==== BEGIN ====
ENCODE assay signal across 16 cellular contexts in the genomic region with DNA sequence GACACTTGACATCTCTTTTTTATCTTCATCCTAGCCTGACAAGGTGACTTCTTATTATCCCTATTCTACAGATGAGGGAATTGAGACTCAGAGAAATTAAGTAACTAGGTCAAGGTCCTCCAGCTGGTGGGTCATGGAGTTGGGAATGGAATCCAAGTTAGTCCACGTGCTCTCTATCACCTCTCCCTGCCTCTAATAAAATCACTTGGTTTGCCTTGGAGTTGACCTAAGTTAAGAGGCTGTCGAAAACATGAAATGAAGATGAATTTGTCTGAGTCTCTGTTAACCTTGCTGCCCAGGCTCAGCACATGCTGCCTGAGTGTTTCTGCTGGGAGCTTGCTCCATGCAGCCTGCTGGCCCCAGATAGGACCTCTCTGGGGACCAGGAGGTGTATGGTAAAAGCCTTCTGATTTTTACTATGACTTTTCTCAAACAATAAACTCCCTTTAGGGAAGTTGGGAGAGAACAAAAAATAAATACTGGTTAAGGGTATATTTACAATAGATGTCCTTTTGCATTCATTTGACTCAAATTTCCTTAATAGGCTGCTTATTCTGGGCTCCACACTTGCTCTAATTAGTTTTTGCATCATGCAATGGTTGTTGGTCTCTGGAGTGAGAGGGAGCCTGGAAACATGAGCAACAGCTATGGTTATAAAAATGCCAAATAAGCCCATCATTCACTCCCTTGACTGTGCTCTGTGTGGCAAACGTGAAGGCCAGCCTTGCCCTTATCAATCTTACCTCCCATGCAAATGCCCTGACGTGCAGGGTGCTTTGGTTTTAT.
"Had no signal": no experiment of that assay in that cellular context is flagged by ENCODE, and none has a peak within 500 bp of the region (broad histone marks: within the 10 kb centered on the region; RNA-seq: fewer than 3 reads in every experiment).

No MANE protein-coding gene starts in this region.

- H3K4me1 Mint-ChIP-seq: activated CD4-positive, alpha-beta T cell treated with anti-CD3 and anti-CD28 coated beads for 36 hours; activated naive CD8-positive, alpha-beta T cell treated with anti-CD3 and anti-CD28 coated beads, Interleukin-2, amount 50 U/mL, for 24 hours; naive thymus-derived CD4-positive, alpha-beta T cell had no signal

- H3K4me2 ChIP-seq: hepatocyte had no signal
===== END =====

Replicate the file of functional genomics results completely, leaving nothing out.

ENCODE assay signal across 16 cellular contexts in the genomic region with DNA sequence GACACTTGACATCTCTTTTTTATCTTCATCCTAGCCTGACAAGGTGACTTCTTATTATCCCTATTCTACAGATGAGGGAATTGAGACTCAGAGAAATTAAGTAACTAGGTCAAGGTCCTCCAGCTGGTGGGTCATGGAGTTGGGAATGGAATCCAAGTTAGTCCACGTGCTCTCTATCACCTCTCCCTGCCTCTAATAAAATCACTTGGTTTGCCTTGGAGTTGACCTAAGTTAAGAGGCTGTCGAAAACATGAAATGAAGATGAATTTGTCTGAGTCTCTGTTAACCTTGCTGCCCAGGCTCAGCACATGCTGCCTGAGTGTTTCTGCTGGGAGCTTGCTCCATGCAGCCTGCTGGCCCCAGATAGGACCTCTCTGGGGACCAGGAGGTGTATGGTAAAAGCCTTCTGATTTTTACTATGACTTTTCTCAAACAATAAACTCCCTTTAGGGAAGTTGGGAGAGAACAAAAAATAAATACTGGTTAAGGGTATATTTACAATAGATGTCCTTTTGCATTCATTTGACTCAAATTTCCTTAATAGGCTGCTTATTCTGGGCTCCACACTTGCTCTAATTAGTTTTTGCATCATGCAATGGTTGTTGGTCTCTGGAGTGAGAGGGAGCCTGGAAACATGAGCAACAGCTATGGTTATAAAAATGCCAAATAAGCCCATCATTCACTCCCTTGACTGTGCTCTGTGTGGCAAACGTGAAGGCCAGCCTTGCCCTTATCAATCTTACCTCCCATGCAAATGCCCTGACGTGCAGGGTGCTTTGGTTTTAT.
"Had no signal": no experiment of that assay in that cellular context is flagged by ENCODE, and none has a peak within 500 bp of the region (broad histone marks: within the 10 kb centered on the region; RNA-seq: fewer than 3 reads in every experiment).

No MANE protein-coding gene starts in this region.

- H3K4me1 Mint-ChIP-seq: activated CD4-positive, alpha-beta T cell treated with anti-CD3 and anti-CD28 coated beads for 36 hours; activated naive CD8-positive, alpha-beta T cell treated with anti-CD3 and anti-CD28 coated beads, Interleukin-2, amount 50 U/mL, for 24 hours; naive thymus-derived CD4-positive, alpha-beta T cell had no signal

- H3K4me2 ChIP-seq: hepatocyte had no signal